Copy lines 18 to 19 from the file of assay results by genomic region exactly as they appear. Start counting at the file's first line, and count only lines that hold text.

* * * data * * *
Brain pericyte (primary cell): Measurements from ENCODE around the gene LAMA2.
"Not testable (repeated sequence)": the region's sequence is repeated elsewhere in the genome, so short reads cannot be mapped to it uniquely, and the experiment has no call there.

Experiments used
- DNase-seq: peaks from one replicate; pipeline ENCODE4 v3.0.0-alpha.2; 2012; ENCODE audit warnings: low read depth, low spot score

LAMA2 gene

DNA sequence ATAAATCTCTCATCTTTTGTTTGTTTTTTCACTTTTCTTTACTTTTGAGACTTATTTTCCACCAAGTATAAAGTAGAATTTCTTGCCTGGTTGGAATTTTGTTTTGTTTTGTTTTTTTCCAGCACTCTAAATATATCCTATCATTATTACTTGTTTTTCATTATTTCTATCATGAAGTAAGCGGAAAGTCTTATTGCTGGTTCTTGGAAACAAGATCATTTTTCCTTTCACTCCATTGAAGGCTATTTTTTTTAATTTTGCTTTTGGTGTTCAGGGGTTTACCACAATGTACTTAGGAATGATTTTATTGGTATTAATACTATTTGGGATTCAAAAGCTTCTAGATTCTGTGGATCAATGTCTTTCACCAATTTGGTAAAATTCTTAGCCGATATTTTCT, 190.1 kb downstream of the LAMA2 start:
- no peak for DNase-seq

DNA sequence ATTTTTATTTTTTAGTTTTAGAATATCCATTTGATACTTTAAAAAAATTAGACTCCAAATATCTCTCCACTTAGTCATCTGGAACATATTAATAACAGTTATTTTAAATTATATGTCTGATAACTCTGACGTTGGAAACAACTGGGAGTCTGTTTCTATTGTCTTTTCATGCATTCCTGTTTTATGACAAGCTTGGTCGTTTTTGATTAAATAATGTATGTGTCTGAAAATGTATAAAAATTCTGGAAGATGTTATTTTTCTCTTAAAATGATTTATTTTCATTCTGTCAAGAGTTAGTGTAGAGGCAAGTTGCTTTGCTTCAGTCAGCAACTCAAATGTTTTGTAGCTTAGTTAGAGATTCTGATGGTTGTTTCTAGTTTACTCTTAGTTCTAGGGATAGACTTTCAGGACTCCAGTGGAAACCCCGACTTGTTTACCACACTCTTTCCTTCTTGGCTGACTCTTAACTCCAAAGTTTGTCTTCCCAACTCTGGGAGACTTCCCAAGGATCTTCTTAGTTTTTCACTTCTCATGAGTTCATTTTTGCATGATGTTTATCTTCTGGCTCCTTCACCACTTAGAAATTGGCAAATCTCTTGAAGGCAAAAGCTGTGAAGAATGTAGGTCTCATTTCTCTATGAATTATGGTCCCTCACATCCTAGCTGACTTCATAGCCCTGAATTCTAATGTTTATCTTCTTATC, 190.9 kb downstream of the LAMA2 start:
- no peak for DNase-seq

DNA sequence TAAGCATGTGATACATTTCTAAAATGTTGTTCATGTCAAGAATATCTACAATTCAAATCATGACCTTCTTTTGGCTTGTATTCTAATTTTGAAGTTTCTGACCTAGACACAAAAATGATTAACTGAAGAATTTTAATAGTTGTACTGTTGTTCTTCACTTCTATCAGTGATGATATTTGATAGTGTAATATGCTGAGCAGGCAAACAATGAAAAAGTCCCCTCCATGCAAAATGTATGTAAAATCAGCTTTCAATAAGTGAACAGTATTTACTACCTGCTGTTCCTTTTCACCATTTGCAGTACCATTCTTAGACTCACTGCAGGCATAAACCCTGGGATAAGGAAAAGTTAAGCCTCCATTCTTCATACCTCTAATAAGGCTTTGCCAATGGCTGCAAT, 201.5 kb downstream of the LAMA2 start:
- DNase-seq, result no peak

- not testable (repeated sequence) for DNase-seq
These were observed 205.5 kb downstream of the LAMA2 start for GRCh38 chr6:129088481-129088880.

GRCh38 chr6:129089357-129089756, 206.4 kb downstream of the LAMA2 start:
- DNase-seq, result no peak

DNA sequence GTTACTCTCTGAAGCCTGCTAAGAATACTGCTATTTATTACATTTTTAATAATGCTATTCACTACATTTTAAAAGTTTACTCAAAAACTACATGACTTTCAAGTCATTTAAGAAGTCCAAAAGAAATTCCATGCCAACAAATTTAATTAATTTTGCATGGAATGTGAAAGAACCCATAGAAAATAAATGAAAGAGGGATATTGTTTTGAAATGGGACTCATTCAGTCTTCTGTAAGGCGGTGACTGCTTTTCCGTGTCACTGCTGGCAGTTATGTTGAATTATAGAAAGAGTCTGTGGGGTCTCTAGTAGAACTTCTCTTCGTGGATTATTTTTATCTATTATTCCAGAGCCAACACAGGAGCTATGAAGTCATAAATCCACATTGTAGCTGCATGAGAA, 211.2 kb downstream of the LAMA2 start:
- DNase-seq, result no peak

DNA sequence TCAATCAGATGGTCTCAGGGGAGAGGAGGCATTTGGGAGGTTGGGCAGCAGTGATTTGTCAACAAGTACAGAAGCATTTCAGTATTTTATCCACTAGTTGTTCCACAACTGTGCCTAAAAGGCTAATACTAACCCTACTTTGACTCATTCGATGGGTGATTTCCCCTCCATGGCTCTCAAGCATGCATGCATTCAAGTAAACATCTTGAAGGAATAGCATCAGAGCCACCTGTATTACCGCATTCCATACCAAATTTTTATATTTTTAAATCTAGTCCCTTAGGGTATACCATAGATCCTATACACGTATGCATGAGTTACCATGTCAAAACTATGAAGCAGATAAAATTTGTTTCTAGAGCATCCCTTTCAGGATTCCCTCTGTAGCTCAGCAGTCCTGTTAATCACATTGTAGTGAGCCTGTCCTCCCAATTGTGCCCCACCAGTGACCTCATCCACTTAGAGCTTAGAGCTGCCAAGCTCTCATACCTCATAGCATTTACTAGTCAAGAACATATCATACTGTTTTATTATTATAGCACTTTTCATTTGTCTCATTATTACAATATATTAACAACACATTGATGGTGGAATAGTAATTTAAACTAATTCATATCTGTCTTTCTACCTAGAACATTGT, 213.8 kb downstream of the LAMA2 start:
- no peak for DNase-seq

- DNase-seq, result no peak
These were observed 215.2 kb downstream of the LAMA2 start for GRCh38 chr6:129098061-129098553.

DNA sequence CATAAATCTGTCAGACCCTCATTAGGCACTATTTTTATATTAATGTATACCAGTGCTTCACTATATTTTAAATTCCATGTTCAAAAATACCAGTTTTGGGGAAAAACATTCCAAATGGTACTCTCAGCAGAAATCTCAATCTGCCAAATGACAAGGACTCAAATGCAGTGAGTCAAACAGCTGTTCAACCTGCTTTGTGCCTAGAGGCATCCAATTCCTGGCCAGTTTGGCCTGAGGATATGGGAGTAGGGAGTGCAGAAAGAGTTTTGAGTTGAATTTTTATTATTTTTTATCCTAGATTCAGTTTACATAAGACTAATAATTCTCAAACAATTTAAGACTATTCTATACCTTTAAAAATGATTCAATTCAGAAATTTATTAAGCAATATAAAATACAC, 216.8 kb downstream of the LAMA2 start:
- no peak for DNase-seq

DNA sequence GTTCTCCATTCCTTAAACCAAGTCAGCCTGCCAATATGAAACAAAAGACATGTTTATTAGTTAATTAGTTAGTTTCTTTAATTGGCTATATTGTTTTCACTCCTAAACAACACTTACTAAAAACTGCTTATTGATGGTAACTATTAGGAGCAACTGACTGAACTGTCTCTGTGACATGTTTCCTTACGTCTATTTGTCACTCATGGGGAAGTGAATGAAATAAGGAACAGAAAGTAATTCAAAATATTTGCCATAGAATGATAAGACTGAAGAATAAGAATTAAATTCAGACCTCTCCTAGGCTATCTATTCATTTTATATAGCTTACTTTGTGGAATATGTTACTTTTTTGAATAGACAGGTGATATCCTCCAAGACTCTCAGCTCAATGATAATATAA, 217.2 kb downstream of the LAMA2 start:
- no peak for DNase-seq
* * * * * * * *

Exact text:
DNA sequence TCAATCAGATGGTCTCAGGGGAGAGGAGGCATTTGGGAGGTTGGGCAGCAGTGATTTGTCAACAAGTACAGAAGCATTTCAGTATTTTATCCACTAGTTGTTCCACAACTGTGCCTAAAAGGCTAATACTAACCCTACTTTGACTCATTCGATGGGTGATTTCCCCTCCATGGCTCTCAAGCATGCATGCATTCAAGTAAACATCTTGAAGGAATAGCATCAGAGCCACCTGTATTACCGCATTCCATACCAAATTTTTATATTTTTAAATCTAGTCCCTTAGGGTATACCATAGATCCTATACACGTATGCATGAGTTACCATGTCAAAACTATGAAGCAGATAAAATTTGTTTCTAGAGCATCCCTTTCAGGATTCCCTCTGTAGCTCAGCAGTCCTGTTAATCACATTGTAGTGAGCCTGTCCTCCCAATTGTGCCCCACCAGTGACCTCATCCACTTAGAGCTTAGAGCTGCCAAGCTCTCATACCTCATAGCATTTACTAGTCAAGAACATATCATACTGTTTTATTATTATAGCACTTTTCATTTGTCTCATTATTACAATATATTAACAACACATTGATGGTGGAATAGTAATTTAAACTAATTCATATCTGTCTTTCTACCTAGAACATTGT, 213.8 kb downstream of the LAMA2 start:
- no peak for DNase-seq